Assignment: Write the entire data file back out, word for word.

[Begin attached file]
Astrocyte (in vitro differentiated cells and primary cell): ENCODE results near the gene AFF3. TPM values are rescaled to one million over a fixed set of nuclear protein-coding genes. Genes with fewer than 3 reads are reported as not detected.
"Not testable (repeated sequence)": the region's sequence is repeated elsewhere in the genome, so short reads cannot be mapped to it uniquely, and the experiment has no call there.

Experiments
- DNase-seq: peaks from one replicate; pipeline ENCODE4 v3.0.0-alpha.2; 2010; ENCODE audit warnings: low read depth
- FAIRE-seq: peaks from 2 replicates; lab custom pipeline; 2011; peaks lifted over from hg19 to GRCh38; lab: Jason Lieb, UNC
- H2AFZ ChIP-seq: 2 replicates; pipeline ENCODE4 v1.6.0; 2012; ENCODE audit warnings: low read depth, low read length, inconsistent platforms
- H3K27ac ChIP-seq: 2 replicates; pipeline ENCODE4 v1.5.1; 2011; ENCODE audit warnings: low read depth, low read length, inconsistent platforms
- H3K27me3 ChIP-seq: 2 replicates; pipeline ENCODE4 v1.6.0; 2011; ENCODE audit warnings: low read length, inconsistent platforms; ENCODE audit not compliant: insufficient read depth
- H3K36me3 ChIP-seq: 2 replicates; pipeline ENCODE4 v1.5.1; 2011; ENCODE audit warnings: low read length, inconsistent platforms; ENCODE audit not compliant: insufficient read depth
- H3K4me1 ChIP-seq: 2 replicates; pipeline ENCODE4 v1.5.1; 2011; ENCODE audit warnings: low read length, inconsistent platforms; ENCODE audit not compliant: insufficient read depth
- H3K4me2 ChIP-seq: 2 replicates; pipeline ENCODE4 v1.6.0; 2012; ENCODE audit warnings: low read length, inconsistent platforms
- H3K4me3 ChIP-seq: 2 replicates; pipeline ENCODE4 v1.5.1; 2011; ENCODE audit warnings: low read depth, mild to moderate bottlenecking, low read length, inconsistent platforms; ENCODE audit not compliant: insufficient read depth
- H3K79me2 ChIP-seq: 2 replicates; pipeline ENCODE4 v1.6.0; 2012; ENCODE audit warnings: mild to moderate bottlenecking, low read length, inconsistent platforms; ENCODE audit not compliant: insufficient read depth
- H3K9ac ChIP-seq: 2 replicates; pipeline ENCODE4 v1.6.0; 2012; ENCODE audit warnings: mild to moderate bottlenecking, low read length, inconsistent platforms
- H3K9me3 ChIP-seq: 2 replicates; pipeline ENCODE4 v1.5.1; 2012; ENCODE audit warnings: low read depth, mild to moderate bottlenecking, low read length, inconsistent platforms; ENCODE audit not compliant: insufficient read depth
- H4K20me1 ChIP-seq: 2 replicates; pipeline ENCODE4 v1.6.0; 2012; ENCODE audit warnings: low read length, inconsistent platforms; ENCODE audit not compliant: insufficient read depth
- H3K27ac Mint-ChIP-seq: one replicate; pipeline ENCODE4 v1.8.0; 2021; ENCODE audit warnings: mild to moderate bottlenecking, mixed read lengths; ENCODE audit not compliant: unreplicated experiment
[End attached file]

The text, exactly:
Astrocyte (in vitro differentiated cells and primary cell): ENCODE results near the gene AFF3. TPM values are rescaled to one million over a fixed set of nuclear protein-coding genes. Genes with fewer than 3 reads are reported as not detected.
"Not testable (repeated sequence)": the region's sequence is repeated elsewhere in the genome, so short reads cannot be mapped to it uniquely, and the experiment has no call there.

Experiments
- DNase-seq: peaks from one replicate; pipeline ENCODE4 v3.0.0-alpha.2; 2010; ENCODE audit warnings: low read depth
- FAIRE-seq: peaks from 2 replicates; lab custom pipeline; 2011; peaks lifted over from hg19 to GRCh38; lab: Jason Lieb, UNC
- H2AFZ ChIP-seq: 2 replicates; pipeline ENCODE4 v1.6.0; 2012; ENCODE audit warnings: low read depth, low read length, inconsistent platforms
- H3K27ac ChIP-seq: 2 replicates; pipeline ENCODE4 v1.5.1; 2011; ENCODE audit warnings: low read depth, low read length, inconsistent platforms
- H3K27me3 ChIP-seq: 2 replicates; pipeline ENCODE4 v1.6.0; 2011; ENCODE audit warnings: low read length, inconsistent platforms; ENCODE audit not compliant: insufficient read depth
- H3K36me3 ChIP-seq: 2 replicates; pipeline ENCODE4 v1.5.1; 2011; ENCODE audit warnings: low read length, inconsistent platforms; ENCODE audit not compliant: insufficient read depth
- H3K4me1 ChIP-seq: 2 replicates; pipeline ENCODE4 v1.5.1; 2011; ENCODE audit warnings: low read length, inconsistent platforms; ENCODE audit not compliant: insufficient read depth
- H3K4me2 ChIP-seq: 2 replicates; pipeline ENCODE4 v1.6.0; 2012; ENCODE audit warnings: low read length, inconsistent platforms
- H3K4me3 ChIP-seq: 2 replicates; pipeline ENCODE4 v1.5.1; 2011; ENCODE audit warnings: low read depth, mild to moderate bottlenecking, low read length, inconsistent platforms; ENCODE audit not compliant: insufficient read depth
- H3K79me2 ChIP-seq: 2 replicates; pipeline ENCODE4 v1.6.0; 2012; ENCODE audit warnings: mild to moderate bottlenecking, low read length, inconsistent platforms; ENCODE audit not compliant: insufficient read depth
- H3K9ac ChIP-seq: 2 replicates; pipeline ENCODE4 v1.6.0; 2012; ENCODE audit warnings: mild to moderate bottlenecking, low read length, inconsistent platforms
- H3K9me3 ChIP-seq: 2 replicates; pipeline ENCODE4 v1.5.1; 2012; ENCODE audit warnings: low read depth, mild to moderate bottlenecking, low read length, inconsistent platforms; ENCODE audit not compliant: insufficient read depth
- H4K20me1 ChIP-seq: 2 replicates; pipeline ENCODE4 v1.6.0; 2012; ENCODE audit warnings: low read length, inconsistent platforms; ENCODE audit not compliant: insufficient read depth
- H3K27ac Mint-ChIP-seq: one replicate; pipeline ENCODE4 v1.8.0; 2021; ENCODE audit warnings: mild to moderate bottlenecking, mixed read lengths; ENCODE audit not compliant: unreplicated experiment